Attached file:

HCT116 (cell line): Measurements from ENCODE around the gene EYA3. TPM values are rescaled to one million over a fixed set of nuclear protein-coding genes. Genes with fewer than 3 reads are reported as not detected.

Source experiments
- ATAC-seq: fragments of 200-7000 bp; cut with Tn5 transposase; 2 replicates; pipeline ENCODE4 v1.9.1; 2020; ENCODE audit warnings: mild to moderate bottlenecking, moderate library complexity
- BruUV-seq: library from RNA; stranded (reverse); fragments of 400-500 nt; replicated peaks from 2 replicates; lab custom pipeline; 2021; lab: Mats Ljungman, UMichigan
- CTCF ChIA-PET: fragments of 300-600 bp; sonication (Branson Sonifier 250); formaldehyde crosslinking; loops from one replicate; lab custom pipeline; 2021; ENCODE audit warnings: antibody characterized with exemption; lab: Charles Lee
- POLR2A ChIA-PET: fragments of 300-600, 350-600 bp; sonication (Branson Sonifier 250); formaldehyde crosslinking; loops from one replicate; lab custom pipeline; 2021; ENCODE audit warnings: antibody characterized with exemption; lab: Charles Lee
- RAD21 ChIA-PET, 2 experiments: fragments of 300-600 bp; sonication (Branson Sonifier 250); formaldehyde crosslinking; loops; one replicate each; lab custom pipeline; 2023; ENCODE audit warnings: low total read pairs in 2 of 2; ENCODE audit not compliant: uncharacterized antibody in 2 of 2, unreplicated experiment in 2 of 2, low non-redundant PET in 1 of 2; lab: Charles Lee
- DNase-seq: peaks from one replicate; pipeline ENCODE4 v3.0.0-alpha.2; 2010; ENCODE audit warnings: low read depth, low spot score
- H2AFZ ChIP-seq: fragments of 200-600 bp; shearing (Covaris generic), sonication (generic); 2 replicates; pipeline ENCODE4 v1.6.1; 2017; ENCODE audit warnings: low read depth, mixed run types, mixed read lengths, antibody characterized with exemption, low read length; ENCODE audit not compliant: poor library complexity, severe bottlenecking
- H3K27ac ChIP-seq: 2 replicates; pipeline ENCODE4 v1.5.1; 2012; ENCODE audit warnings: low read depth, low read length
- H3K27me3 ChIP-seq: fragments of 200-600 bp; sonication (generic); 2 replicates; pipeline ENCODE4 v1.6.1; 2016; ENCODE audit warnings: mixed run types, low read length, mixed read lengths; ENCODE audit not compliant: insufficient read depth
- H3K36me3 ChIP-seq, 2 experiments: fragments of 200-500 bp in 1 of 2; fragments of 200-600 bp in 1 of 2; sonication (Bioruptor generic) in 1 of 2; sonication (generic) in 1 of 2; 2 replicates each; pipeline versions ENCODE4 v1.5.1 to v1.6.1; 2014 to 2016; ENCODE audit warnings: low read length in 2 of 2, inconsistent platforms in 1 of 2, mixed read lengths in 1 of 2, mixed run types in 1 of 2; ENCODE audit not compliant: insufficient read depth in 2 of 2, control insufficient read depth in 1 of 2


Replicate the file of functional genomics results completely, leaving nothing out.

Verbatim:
HCT116 (cell line): Measurements from ENCODE around the gene EYA3. TPM values are rescaled to one million over a fixed set of nuclear protein-coding genes. Genes with fewer than 3 reads are reported as not detected.

Source experiments
- ATAC-seq: fragments of 200-7000 bp; cut with Tn5 transposase; 2 replicates; pipeline ENCODE4 v1.9.1; 2020; ENCODE audit warnings: mild to moderate bottlenecking, moderate library complexity
- BruUV-seq: library from RNA; stranded (reverse); fragments of 400-500 nt; replicated peaks from 2 replicates; lab custom pipeline; 2021; lab: Mats Ljungman, UMichigan
- CTCF ChIA-PET: fragments of 300-600 bp; sonication (Branson Sonifier 250); formaldehyde crosslinking; loops from one replicate; lab custom pipeline; 2021; ENCODE audit warnings: antibody characterized with exemption; lab: Charles Lee
- POLR2A ChIA-PET: fragments of 300-600, 350-600 bp; sonication (Branson Sonifier 250); formaldehyde crosslinking; loops from one replicate; lab custom pipeline; 2021; ENCODE audit warnings: antibody characterized with exemption; lab: Charles Lee
- RAD21 ChIA-PET, 2 experiments: fragments of 300-600 bp; sonication (Branson Sonifier 250); formaldehyde crosslinking; loops; one replicate each; lab custom pipeline; 2023; ENCODE audit warnings: low total read pairs in 2 of 2; ENCODE audit not compliant: uncharacterized antibody in 2 of 2, unreplicated experiment in 2 of 2, low non-redundant PET in 1 of 2; lab: Charles Lee
- DNase-seq: peaks from one replicate; pipeline ENCODE4 v3.0.0-alpha.2; 2010; ENCODE audit warnings: low read depth, low spot score
- H2AFZ ChIP-seq: fragments of 200-600 bp; shearing (Covaris generic), sonication (generic); 2 replicates; pipeline ENCODE4 v1.6.1; 2017; ENCODE audit warnings: low read depth, mixed run types, mixed read lengths, antibody characterized with exemption, low read length; ENCODE audit not compliant: poor library complexity, severe bottlenecking
- H3K27ac ChIP-seq: 2 replicates; pipeline ENCODE4 v1.5.1; 2012; ENCODE audit warnings: low read depth, low read length
- H3K27me3 ChIP-seq: fragments of 200-600 bp; sonication (generic); 2 replicates; pipeline ENCODE4 v1.6.1; 2016; ENCODE audit warnings: mixed run types, low read length, mixed read lengths; ENCODE audit not compliant: insufficient read depth
- H3K36me3 ChIP-seq, 2 experiments: fragments of 200-500 bp in 1 of 2; fragments of 200-600 bp in 1 of 2; sonication (Bioruptor generic) in 1 of 2; sonication (generic) in 1 of 2; 2 replicates each; pipeline versions ENCODE4 v1.5.1 to v1.6.1; 2014 to 2016; ENCODE audit warnings: low read length in 2 of 2, inconsistent platforms in 1 of 2, mixed read lengths in 1 of 2, mixed run types in 1 of 2; ENCODE audit not compliant: insufficient read depth in 2 of 2, control insufficient read depth in 1 of 2